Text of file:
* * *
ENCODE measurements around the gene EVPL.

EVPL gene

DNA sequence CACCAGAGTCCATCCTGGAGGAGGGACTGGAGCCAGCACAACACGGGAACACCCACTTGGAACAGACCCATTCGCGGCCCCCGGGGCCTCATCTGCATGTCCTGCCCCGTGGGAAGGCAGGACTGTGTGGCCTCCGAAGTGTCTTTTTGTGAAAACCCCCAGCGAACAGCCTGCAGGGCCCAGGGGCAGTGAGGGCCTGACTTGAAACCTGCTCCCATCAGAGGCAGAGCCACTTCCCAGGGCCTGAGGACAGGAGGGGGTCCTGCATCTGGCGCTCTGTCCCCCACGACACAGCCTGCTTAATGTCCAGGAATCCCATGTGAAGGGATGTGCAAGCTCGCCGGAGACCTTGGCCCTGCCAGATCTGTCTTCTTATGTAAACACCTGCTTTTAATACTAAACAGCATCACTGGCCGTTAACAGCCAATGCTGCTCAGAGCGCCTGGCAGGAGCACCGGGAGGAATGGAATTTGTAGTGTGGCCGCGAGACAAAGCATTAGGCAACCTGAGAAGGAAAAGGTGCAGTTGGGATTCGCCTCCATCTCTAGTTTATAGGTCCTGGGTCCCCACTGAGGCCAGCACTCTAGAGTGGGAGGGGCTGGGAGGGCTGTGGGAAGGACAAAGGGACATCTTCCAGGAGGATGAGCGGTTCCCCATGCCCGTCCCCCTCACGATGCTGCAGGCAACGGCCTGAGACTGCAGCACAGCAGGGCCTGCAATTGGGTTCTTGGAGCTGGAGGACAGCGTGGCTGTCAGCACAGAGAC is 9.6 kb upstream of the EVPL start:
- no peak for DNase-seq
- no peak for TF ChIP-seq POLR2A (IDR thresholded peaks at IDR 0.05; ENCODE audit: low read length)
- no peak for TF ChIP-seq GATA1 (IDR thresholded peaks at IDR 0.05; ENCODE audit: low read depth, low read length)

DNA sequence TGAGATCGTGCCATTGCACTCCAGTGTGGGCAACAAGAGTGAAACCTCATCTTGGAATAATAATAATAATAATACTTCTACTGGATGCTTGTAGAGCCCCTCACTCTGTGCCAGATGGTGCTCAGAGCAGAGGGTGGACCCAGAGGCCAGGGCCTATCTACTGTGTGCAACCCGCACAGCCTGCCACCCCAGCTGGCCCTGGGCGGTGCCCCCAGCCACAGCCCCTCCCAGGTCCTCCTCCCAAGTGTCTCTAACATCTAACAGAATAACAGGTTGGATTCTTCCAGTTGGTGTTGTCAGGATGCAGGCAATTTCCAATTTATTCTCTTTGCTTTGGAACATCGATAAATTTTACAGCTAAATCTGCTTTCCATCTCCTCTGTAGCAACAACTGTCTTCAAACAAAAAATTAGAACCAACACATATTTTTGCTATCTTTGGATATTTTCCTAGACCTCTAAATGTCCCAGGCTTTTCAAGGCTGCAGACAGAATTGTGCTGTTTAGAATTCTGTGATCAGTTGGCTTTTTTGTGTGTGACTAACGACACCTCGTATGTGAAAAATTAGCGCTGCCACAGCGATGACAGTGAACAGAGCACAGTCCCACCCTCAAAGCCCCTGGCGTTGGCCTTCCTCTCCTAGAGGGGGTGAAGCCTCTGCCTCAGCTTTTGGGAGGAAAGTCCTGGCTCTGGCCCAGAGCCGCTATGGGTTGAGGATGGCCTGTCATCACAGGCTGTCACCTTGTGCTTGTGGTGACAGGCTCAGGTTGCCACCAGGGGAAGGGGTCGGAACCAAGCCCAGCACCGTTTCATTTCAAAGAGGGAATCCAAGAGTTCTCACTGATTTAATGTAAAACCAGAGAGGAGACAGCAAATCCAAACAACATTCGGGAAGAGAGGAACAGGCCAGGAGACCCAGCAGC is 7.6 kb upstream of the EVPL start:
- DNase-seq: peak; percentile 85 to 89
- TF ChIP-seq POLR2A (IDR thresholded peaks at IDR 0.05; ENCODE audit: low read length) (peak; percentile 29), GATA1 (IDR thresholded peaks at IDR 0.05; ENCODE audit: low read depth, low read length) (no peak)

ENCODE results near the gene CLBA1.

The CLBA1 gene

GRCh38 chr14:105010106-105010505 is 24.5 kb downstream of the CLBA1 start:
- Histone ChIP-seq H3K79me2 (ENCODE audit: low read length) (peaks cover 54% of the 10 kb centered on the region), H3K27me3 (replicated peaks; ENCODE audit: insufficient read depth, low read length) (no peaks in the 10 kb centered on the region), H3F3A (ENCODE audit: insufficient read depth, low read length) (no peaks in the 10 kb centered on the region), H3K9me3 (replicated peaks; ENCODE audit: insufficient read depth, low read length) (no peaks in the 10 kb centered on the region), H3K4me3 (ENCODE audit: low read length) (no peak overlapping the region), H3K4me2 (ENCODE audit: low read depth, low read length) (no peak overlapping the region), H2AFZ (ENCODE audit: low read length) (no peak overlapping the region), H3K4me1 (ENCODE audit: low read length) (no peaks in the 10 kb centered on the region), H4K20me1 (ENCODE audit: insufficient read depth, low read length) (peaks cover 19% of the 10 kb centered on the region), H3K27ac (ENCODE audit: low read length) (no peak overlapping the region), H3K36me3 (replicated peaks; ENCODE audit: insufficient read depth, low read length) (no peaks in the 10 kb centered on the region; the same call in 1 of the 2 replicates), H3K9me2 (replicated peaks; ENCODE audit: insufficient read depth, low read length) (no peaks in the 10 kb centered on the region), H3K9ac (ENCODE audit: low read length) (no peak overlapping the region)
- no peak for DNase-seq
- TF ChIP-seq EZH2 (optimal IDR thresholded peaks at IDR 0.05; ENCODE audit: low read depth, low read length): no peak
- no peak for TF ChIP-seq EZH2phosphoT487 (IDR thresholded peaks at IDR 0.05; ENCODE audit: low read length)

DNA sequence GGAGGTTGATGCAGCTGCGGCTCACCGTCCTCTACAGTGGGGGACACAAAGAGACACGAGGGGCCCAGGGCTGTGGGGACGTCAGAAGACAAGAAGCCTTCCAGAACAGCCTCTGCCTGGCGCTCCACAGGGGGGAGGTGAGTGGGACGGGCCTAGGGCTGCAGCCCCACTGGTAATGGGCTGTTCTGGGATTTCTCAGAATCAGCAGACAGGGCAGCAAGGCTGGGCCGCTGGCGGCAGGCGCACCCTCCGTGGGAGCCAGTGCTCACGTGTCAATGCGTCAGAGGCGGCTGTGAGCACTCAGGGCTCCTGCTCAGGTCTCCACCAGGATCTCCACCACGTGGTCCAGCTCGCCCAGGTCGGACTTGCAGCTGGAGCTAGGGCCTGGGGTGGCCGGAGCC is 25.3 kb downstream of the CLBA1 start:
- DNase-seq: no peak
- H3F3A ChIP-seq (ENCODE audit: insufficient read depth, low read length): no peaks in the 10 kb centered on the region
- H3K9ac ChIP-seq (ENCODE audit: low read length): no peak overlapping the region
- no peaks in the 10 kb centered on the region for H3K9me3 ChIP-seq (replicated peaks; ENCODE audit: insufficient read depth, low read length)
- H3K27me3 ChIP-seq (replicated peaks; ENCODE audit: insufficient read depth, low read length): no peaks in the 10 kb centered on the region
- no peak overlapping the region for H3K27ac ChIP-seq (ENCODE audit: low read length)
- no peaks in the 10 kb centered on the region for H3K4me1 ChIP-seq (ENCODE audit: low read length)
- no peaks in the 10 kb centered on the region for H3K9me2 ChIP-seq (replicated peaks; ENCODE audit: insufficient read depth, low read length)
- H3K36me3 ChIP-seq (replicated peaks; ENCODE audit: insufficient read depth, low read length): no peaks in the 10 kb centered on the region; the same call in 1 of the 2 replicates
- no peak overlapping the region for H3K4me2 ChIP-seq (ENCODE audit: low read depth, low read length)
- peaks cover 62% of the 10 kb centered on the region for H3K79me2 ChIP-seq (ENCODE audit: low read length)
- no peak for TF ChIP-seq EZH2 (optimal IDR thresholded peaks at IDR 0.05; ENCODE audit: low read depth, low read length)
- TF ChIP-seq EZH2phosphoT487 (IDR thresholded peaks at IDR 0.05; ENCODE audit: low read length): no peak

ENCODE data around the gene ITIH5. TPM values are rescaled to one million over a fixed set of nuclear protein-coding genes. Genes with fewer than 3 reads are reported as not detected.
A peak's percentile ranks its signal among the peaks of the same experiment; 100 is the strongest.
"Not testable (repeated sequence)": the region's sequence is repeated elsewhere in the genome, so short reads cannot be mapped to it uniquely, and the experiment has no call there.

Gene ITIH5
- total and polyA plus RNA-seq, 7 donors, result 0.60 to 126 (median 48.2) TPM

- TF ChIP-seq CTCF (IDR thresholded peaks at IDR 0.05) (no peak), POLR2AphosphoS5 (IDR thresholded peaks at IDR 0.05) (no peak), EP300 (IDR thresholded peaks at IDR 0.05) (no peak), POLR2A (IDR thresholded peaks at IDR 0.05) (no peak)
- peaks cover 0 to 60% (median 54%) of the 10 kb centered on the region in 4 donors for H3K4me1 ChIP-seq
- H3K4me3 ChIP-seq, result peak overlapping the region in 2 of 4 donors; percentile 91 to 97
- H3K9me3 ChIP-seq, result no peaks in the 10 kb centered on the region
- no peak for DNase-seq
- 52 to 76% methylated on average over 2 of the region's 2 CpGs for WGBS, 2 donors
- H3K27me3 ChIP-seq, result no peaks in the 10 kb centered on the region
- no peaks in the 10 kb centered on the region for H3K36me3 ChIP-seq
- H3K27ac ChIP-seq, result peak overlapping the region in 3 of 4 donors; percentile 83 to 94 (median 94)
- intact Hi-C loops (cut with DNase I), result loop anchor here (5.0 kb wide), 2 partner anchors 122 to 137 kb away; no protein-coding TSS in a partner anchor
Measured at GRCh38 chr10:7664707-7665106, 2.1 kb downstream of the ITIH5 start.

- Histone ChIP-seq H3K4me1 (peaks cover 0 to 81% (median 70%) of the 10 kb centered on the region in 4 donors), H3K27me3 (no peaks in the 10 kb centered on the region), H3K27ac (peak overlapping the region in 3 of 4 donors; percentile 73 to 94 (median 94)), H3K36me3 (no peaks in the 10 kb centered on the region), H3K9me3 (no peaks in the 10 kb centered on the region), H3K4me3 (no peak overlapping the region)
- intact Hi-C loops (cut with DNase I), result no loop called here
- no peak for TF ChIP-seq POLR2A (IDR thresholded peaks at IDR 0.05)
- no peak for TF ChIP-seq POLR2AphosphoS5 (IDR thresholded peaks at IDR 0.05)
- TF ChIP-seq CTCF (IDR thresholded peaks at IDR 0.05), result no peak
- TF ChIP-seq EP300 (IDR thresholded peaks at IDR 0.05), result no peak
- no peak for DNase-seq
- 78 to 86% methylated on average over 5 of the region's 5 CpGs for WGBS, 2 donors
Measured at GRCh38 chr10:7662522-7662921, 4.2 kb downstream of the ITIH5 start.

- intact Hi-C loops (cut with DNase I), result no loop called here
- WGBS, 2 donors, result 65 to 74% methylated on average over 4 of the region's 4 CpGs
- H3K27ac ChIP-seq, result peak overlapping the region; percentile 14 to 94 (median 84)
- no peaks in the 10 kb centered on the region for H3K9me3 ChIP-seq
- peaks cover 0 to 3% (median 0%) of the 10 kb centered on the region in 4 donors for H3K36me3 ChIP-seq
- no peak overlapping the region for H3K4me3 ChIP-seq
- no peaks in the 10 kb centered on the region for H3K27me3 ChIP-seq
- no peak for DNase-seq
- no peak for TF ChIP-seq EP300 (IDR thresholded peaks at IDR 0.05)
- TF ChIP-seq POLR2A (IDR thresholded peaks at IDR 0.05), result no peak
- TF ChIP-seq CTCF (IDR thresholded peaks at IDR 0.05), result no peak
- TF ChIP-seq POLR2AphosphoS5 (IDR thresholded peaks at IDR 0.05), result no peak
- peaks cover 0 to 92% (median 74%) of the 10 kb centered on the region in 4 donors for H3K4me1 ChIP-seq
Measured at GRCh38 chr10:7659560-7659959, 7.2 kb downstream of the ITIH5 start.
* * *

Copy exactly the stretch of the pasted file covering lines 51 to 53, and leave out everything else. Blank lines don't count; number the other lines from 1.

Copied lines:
- TF ChIP-seq CTCF (IDR thresholded peaks at IDR 0.05), result no peak
- TF ChIP-seq EP300 (IDR thresholded peaks at IDR 0.05), result no peak
- no peak for DNase-seq